MANY roads and highways have become iconic to the point of earning their own popular music tribute.
Highway 61 by Mr Robert Dillon, Gerry Rafferty's Baker Street and the ever popular Ammonia Avenue by the Alan Parsons Project, for instance.
It is about time we added to the list. The M6 rap, Highway 50mph, Waste of Gasoline Alley.
There are more cones on the M6 than in the entire Italian ice cream industry.
For those of you in the south east bemoaning the M25 take heart, the M6 makes it look like Texas Speedway.
An HGV driver friend has just pulled up at the A500 butty van to announce on social media that he has had a clear run through the 20 miles of slow death that is the 'smart' motorway construction in Cheshire.
In three years nothing tangible has happened here. It took less time to build the great pyramids.
Parts of the motorway are so clogged that police recently found a French family barbecuing on the hard shoulder south of Lancaster.
There is another way.
I am reluctant to make this public service announcement for fear that others may follow suit but there is much to be said for the A49.
We used it to come back from the Forest of Dean having travelled down by motorway and been divorced three times before Worcestershire.
Returning on the A48 and A49 was as I imagine it will be the day after one of Trump's tweets really annoys the Russians.
The car was a one-litre SEAT Arona, as lively a young small SUV as you could hope for at the price.
What it is most definitely not is a car to spend terminal hours in on a motorway with the unmistakable tonal three-cylinder engine noise.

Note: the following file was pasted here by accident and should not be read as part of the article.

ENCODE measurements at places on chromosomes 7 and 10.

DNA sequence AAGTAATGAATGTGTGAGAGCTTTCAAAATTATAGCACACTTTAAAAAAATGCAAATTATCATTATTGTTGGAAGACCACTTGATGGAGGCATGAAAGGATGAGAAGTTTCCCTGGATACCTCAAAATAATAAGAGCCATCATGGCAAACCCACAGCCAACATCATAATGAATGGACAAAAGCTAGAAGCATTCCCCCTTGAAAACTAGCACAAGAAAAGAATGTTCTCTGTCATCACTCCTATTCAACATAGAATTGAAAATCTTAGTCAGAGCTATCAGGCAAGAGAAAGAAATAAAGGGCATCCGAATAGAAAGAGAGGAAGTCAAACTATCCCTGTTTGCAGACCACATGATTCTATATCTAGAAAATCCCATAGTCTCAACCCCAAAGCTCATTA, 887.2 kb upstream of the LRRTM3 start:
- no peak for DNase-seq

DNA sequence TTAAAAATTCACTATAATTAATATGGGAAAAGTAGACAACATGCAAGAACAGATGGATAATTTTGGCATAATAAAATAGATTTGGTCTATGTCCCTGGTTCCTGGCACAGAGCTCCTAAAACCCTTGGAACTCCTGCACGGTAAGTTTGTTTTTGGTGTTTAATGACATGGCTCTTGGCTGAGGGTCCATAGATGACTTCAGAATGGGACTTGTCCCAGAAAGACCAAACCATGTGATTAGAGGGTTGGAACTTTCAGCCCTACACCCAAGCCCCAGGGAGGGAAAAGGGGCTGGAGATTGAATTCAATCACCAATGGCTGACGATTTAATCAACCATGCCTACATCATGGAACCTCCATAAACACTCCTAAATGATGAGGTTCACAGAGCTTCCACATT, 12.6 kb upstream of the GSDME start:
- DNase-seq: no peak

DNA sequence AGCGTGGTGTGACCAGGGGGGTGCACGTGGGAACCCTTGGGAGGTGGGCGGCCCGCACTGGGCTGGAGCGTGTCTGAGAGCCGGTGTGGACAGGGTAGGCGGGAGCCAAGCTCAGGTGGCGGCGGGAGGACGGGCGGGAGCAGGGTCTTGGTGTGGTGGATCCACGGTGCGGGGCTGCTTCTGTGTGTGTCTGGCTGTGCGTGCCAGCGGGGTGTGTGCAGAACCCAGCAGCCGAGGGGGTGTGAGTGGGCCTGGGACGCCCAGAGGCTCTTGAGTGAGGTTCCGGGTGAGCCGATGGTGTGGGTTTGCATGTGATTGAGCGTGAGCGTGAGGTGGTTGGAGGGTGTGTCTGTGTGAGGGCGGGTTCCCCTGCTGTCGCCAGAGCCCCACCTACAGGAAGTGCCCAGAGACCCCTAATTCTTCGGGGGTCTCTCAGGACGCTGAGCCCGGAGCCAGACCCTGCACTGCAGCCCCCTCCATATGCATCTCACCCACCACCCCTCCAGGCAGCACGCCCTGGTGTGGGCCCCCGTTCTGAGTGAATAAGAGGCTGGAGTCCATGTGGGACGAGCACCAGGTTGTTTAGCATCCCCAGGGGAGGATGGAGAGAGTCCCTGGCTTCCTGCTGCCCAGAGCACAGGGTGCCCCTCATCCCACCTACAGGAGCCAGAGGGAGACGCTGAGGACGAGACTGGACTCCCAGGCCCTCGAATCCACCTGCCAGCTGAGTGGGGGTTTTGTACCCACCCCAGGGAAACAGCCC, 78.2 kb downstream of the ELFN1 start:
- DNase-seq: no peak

One for the urban and semi-urban life this and pretty good fun across the moors.
That's not to say that you are about to be introduced to an over-gunned hottie, far from it.
The £17,830 TSI 93bhp manual has a 999cc petrol engine which threatens to be a bit of a perambulator at 11.4 seconds to 62mph but the whole package is agile and handles well.
What, in common with many in its class, is not available is any sort of traction system for a bit of rough.
No, home is not on the range but what passes for Britain's A-roads these days where it copes, makes good daily transport and soaks up the bumps well enough.
There is a ‘drive profile' selector but this simply helps the power steering and throttle response.
Economy is promised to average 57mpg and 111g/km gasses if you are worried at all.
That consumption is going to be attractive to the family or younger owner.
And therein lies the rub.
SEAT makes no bones about its youthful profile. I don't think happiness would abound if coachloads of grannies started turning up to test the Ibiza Cupra.
Which means an interior of functional plastics rather than unfettered luxury, a case of well-equipped clarity. Having consulted my arthritis I can say there are more comfortable seats but they come leather clad higher up the range.
The infotainment screen is sited high and kept away from the heater controls so you can stay on the map without interruption.
Equipment includes air-conditioning, running lights and at this level 3D mapping sat-nav with voice control. There are also rear parking sensors.
All the DAB and connectivity features are in there and there is an optional digital cockpit which space-ages instruments to non-analog and brings into play all sorts of other wizardry.
Based on the Ibiza floorpan the Arona has plenty of headroom. Boot space is bettered by some others but in all there is enough accommodation for most users.
Without a doubt this is an attractive looking SUV with a fair price tag. There will be many out there singing its praises on the Long and Winding Road.